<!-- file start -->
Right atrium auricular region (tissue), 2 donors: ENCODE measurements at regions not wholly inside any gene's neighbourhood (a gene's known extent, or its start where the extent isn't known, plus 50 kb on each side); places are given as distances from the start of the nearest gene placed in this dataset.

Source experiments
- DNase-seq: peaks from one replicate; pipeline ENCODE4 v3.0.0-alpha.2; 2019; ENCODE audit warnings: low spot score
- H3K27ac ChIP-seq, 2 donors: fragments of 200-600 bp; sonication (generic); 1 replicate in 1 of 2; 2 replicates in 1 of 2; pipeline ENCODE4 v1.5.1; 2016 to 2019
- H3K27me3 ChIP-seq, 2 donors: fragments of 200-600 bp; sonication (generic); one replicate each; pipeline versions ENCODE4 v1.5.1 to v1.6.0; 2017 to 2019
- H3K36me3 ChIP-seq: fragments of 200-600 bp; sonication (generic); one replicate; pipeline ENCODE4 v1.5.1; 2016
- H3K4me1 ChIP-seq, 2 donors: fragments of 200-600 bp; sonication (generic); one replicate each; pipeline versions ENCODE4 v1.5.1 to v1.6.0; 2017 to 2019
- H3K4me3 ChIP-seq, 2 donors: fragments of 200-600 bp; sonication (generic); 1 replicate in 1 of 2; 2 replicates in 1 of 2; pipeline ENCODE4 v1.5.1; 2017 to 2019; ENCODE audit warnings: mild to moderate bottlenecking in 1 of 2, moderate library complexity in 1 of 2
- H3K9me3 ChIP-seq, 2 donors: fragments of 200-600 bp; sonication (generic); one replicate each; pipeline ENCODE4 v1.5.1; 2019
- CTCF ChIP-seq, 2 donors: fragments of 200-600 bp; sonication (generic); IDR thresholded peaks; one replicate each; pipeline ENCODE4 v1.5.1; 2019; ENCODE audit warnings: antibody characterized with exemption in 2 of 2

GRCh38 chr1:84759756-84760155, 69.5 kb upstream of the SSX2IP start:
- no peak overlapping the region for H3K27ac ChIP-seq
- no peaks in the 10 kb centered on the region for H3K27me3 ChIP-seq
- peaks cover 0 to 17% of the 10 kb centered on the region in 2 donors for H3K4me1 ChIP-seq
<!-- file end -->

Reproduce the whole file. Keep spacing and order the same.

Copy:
Right atrium auricular region (tissue), 2 donors: ENCODE measurements at regions not wholly inside any gene's neighbourhood (a gene's known extent, or its start where the extent isn't known, plus 50 kb on each side); places are given as distances from the start of the nearest gene placed in this dataset.

Source experiments
- DNase-seq: peaks from one replicate; pipeline ENCODE4 v3.0.0-alpha.2; 2019; ENCODE audit warnings: low spot score
- H3K27ac ChIP-seq, 2 donors: fragments of 200-600 bp; sonication (generic); 1 replicate in 1 of 2; 2 replicates in 1 of 2; pipeline ENCODE4 v1.5.1; 2016 to 2019
- H3K27me3 ChIP-seq, 2 donors: fragments of 200-600 bp; sonication (generic); one replicate each; pipeline versions ENCODE4 v1.5.1 to v1.6.0; 2017 to 2019
- H3K36me3 ChIP-seq: fragments of 200-600 bp; sonication (generic); one replicate; pipeline ENCODE4 v1.5.1; 2016
- H3K4me1 ChIP-seq, 2 donors: fragments of 200-600 bp; sonication (generic); one replicate each; pipeline versions ENCODE4 v1.5.1 to v1.6.0; 2017 to 2019
- H3K4me3 ChIP-seq, 2 donors: fragments of 200-600 bp; sonication (generic); 1 replicate in 1 of 2; 2 replicates in 1 of 2; pipeline ENCODE4 v1.5.1; 2017 to 2019; ENCODE audit warnings: mild to moderate bottlenecking in 1 of 2, moderate library complexity in 1 of 2
- H3K9me3 ChIP-seq, 2 donors: fragments of 200-600 bp; sonication (generic); one replicate each; pipeline ENCODE4 v1.5.1; 2019
- CTCF ChIP-seq, 2 donors: fragments of 200-600 bp; sonication (generic); IDR thresholded peaks; one replicate each; pipeline ENCODE4 v1.5.1; 2019; ENCODE audit warnings: antibody characterized with exemption in 2 of 2

GRCh38 chr1:84759756-84760155, 69.5 kb upstream of the SSX2IP start:
- no peak overlapping the region for H3K27ac ChIP-seq
- no peaks in the 10 kb centered on the region for H3K27me3 ChIP-seq
- peaks cover 0 to 17% of the 10 kb centered on the region in 2 donors for H3K4me1 ChIP-seq